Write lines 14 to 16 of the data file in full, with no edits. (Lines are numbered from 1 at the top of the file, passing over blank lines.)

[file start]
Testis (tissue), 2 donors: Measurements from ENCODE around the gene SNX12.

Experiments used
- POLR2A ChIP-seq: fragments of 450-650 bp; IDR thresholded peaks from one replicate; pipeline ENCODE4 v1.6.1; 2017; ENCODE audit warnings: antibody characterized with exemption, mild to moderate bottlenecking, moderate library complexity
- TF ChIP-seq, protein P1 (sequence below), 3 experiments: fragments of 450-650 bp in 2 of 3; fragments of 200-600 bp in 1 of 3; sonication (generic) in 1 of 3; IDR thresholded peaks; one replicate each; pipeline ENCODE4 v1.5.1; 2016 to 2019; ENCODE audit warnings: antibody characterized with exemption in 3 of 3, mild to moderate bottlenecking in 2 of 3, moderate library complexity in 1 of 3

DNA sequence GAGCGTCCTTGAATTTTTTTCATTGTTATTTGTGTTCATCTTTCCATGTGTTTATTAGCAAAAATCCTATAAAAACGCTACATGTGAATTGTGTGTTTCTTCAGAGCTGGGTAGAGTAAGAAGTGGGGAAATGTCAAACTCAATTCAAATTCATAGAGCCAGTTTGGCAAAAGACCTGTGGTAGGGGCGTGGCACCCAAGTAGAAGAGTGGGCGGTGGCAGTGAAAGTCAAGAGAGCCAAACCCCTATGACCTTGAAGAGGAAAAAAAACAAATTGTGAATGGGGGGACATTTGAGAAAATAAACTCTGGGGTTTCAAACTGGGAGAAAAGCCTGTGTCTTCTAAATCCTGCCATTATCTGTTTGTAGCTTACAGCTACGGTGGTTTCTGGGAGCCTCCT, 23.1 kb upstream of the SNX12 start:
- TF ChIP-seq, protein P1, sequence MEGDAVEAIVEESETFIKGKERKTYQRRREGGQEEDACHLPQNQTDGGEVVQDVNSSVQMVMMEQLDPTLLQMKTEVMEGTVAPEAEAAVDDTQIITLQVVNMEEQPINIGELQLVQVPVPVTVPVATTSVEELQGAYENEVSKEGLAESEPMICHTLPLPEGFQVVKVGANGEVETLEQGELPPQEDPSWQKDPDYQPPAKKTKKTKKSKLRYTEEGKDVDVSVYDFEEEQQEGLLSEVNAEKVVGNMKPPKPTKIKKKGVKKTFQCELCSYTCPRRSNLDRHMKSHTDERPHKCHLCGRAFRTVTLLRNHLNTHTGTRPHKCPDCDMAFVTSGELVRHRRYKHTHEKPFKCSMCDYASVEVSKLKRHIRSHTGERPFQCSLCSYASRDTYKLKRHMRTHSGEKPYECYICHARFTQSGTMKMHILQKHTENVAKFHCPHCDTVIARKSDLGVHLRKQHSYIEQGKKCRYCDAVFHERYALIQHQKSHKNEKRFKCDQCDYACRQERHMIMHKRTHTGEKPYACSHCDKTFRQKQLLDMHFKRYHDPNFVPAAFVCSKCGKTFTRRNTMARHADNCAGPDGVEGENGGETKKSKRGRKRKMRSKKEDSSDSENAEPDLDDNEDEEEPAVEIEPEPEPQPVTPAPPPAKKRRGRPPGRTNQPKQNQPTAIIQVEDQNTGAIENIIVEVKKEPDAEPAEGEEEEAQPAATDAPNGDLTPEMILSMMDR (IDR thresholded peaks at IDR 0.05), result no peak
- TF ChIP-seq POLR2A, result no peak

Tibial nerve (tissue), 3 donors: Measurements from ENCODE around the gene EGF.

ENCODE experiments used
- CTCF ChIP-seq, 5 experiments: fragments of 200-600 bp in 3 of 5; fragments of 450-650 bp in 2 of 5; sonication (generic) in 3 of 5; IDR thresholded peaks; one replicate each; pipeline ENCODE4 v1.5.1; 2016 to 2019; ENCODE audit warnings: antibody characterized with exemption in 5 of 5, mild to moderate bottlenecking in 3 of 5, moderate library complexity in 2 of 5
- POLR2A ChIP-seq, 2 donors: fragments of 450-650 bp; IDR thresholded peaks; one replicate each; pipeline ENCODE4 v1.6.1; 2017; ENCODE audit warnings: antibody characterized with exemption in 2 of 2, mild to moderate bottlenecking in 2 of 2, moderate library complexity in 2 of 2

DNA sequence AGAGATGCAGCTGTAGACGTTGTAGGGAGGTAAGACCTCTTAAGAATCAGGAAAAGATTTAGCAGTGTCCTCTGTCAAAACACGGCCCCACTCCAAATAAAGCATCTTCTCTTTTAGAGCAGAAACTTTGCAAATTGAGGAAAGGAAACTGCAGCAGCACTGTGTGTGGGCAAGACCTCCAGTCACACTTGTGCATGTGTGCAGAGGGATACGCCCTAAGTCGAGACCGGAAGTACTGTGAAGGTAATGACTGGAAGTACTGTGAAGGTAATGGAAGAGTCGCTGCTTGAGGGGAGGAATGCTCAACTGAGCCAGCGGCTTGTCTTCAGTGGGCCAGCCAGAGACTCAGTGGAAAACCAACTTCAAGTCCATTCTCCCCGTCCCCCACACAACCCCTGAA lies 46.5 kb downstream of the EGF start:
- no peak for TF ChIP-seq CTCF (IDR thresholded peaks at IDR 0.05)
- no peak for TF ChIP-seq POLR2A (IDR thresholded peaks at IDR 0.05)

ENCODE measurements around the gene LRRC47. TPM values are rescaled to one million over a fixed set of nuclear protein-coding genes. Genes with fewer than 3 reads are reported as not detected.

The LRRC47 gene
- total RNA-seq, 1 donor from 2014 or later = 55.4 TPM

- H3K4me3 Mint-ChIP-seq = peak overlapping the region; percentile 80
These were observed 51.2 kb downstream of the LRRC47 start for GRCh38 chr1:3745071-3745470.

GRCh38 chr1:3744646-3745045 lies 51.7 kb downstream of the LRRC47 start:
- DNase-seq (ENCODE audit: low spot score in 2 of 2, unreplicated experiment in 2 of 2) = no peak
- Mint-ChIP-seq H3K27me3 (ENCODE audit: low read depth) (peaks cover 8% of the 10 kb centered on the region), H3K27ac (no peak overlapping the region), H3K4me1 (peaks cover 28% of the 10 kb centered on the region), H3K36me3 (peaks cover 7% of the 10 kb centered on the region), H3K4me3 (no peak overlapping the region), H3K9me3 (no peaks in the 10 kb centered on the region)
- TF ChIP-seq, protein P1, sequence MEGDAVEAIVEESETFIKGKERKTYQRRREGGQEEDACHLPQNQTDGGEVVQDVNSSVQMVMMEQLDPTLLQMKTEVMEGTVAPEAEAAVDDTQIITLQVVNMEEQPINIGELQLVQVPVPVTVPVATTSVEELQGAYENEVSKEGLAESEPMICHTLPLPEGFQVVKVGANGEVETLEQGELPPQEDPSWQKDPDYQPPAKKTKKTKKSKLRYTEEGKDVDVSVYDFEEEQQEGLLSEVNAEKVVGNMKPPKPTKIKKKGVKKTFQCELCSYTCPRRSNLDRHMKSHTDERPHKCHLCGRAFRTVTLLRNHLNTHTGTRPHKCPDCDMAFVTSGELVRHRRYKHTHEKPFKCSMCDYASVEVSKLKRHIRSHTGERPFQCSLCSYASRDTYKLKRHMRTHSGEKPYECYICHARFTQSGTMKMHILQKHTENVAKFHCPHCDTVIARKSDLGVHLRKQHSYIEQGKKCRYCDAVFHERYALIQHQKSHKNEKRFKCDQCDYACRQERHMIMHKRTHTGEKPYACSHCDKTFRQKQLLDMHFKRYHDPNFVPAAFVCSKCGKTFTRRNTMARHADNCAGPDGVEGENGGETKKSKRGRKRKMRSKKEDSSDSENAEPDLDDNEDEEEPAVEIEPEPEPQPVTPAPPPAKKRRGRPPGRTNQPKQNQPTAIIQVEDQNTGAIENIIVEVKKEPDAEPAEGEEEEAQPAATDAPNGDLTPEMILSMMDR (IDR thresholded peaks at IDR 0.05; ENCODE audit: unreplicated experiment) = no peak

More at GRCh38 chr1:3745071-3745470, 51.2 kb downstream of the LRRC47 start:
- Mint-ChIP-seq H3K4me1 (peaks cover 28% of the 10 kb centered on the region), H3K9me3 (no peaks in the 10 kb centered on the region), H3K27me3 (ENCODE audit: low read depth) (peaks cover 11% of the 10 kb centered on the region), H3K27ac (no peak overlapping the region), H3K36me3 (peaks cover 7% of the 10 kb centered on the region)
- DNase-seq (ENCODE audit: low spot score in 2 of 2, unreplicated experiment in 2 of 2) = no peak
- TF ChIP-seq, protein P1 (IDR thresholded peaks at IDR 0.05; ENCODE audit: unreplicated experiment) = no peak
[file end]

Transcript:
- no peak for TF ChIP-seq POLR2A (IDR thresholded peaks at IDR 0.05)

ENCODE measurements around the gene LRRC47. TPM values are rescaled to one million over a fixed set of nuclear protein-coding genes. Genes with fewer than 3 reads are reported as not detected.

The LRRC47 gene